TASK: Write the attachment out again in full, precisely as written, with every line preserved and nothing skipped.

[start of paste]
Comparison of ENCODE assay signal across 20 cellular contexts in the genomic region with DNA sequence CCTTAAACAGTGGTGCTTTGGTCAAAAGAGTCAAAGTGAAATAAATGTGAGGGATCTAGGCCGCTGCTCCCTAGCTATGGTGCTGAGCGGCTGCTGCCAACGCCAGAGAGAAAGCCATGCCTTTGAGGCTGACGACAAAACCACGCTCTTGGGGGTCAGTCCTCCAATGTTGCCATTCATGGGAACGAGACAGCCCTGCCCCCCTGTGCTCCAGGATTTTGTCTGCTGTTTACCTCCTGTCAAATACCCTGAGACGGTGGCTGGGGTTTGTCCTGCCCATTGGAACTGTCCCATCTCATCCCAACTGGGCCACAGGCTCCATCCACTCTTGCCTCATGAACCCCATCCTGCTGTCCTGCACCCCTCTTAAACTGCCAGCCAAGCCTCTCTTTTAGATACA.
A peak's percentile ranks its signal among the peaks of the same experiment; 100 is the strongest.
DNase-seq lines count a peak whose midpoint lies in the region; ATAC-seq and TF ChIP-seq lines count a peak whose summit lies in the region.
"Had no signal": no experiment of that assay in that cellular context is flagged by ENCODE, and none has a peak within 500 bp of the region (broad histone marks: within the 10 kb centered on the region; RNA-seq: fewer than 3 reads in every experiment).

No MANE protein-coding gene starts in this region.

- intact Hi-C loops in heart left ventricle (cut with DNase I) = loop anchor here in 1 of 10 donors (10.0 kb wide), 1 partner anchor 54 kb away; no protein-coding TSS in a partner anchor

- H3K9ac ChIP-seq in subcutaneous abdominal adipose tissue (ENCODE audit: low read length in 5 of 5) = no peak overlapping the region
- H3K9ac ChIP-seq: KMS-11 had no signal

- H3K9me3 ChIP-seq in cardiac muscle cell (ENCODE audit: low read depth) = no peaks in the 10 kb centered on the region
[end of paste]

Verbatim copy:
Comparison of ENCODE assay signal across 20 cellular contexts in the genomic region with DNA sequence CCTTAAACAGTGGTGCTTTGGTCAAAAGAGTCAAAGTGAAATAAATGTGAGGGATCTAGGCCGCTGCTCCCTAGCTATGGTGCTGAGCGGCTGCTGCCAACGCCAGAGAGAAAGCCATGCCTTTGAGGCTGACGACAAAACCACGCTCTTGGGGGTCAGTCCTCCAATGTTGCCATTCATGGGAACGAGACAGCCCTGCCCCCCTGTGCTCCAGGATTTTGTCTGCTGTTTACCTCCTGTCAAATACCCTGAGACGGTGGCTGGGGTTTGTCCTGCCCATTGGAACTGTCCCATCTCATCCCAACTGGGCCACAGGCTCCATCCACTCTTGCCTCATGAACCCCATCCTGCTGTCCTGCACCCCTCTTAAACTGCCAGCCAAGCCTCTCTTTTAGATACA.
A peak's percentile ranks its signal among the peaks of the same experiment; 100 is the strongest.
DNase-seq lines count a peak whose midpoint lies in the region; ATAC-seq and TF ChIP-seq lines count a peak whose summit lies in the region.
"Had no signal": no experiment of that assay in that cellular context is flagged by ENCODE, and none has a peak within 500 bp of the region (broad histone marks: within the 10 kb centered on the region; RNA-seq: fewer than 3 reads in every experiment).

No MANE protein-coding gene starts in this region.

- intact Hi-C loops in heart left ventricle (cut with DNase I) = loop anchor here in 1 of 10 donors (10.0 kb wide), 1 partner anchor 54 kb away; no protein-coding TSS in a partner anchor

- H3K9ac ChIP-seq in subcutaneous abdominal adipose tissue (ENCODE audit: low read length in 5 of 5) = no peak overlapping the region
- H3K9ac ChIP-seq: KMS-11 had no signal

- H3K9me3 ChIP-seq in cardiac muscle cell (ENCODE audit: low read depth) = no peaks in the 10 kb centered on the region